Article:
COP 21: what did Africa get from the ‘landmark deal’?

*by Pomi Ayalew

As of 2015, Africa’s CO2 emissions are estimated at less than 7% of the world total, according to the AFDB. Sub-Saharan African, with the exception of South Africa, only contributes to 2% of the world CO2 emission. However by 2080, an increase of 5 to 8% of arid and semi-arid land in Africa is projected under a range of climate scenarios. Also by 2080, due to climate change, it is likely that 75% of the African population will be at risk of hunger, according to the FAO. Africa’s population is expected to rise to at least 2.4 billion by 2050 with some of the countries doubling or even tripling their numbers and making Africa the region with the largest population growth. After months of preparation, the African Group of Negotiators went into the COP21 with the expectation and aims of limiting CO2 emission, increase Africa’s access to climate finance, and get a clear commitment for balanced implementation for both mitigation and adaptation. The question is did they get their way or did the Paris COP 21 fail Africa?

COP 21 Image

In the new climate change agreement, that has been referred as ‘the best deal to save the planet’; developing countries have been part of the coalitions that has been pushing for strong commitments for both adaptation and mitigation. Compared to the last climate agreement, the Paris Agreement takes in to account the situation of the developing world. Under the ‘same but differentiated’ action, all developing countries are to be part of the efforts of both mitigation and adaptation.

Under the mitigation decision though it highly focuses on the developed countries, developing countries have to participate in cutting down GHG emissions. By voluntarily submitting their national emission cutting plans, developing countries are encouraged to move into a green economy era. As countries’ commitment to reduce emissions is on voluntary basis, African countries will be able to define their commitment based on their priorities. Furthermore the Paris agreement encourages developing countries in to focusing their policies into adaptation efforts. These alternative policies will be supported by the provision of finance, technology, and capacity building.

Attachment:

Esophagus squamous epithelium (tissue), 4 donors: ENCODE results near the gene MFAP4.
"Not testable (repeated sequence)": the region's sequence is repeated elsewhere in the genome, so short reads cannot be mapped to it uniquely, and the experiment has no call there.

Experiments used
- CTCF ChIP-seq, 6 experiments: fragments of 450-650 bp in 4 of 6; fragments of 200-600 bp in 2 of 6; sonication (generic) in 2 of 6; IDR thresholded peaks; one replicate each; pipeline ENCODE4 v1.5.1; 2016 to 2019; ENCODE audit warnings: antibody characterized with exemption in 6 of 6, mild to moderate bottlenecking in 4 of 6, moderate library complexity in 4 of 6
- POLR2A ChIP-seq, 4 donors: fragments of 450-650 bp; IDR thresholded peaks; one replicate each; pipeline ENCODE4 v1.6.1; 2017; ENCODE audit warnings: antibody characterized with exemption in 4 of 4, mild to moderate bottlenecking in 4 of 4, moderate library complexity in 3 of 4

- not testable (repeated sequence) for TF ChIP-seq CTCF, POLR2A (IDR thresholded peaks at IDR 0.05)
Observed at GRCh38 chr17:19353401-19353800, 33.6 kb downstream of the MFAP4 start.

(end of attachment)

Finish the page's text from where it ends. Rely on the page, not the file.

In addition to the adaptation and mitigation commitment, the major gain for African countries is that of the issue of adaptation finances. The Paris Agreement states that based on the need and policies of the country, adaptation cost would be distributed in a transparent manner for developing countries. Also, the decision that developed countries agree to continue the existing commitment of providing finances for developing countries is a good step towards financing adaptation efforts. It further states that this existing finance of $100bn USD per year shall continue till 2025 and a new plan will be designed at the COP in 2025.

Furthermore on the 1st December 2015, the third day of COP 21 staged an African Pavilion. This important side event was attended by African heads of states and governments and was chaired by the French President François Hollande. The gathering identified the problem Africa faced because of climate change and the type of solution that the continent needs. Different organisations have expressed that Africa needs climate justice. In an interview given to the BBC African Business Report, African Development Bank’s President Akinwumi Adesina advocated for climate justice and the ‘polluters pay’ principles for Africa. He went on to say that polluters must bring balance and help Africa move to a renewable energy economy.

Moreover, other stakeholders have called up on the shortcoming of the Paris Agreement. Climate activists are calling the agreement weak but important. Scientists are calling it ‘just the beginning of a process’ where the global commitment ‘gets us roughly halfway’ to where the world needs to be. Legal analysts have called attention to the fact that the agreement is non-punitive for countries that fail to comply with their targets and commitments, as a major loophole. In an article published on the Guardian, Adesina said, “COP-21 is a forum where Africans went not to beg, but to make the case that they want to be a part of the solution.  We want to put Africa at the forefront of the global development agenda. In Paris, we have mobilized $10 billion in commitments for the Africa Renewable Energy Initiative. Africa comes to COP 21 not just with real ‘Asks’, but with real ‘Gives’ too.”

With the agreement adopted by all nations present, the major question that the 200+ state representatives and 40,000 negotiators in Paris needed to ask was that if we don’t move on from the fossil fuel economy: will societies be able to feed their populations? Will the poor and vulnerable be able to survive? And would the world be able to avoid new wars? – Did the Paris agreement answer all these and other questions? That remains to be seen as the Agreement comes in to action.

Furthermore what the world leaders have realized is that climate change is a collective action problem because the individual and collective incentives to reduce carbon emissions are different. There is a strong collective benefit in reducing greenhouse gas emissions. And for African countries, the implementation of this agreement and the phasing out of fossil fuel economy is an issue of life and death.

 

*Pomi Ayalew (pomi.a@ipss-addis.org) is a member of the Communications Department at IPSS. She has an MA in Peace and Security from IPSS. Her interest range from climate change to gender equality. Her article was originally  posted on the IPSS website on December 18 2015.

Do you have an opinion on contemporary African Peace and Security issues? Send us your article/blog post on research@ipss-addis.org

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